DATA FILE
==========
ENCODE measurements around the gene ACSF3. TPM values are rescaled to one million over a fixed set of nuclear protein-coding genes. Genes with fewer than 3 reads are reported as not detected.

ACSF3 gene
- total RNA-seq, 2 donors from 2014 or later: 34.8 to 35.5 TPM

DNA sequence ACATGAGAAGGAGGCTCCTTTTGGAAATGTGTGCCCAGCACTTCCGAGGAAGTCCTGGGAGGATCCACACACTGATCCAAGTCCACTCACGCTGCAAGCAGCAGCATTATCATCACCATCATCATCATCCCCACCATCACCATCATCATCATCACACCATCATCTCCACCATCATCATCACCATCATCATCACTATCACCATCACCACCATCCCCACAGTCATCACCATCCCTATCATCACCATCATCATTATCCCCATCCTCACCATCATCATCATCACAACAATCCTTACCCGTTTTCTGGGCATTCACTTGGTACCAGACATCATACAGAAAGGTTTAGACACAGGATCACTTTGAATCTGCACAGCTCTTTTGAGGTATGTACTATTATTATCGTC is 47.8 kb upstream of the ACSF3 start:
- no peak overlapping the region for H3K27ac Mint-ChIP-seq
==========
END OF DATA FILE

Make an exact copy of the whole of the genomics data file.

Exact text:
ENCODE measurements around the gene ACSF3. TPM values are rescaled to one million over a fixed set of nuclear protein-coding genes. Genes with fewer than 3 reads are reported as not detected.

ACSF3 gene
- total RNA-seq, 2 donors from 2014 or later: 34.8 to 35.5 TPM

DNA sequence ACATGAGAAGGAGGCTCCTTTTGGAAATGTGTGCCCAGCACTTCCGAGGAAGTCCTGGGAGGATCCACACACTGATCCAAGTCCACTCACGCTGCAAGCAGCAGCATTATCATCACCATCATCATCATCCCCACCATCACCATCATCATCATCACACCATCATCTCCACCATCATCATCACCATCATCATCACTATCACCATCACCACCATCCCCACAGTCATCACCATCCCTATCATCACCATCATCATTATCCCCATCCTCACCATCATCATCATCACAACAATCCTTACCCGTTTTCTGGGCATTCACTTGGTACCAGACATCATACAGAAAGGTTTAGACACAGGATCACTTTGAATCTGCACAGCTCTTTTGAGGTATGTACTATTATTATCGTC is 47.8 kb upstream of the ACSF3 start:
- no peak overlapping the region for H3K27ac Mint-ChIP-seq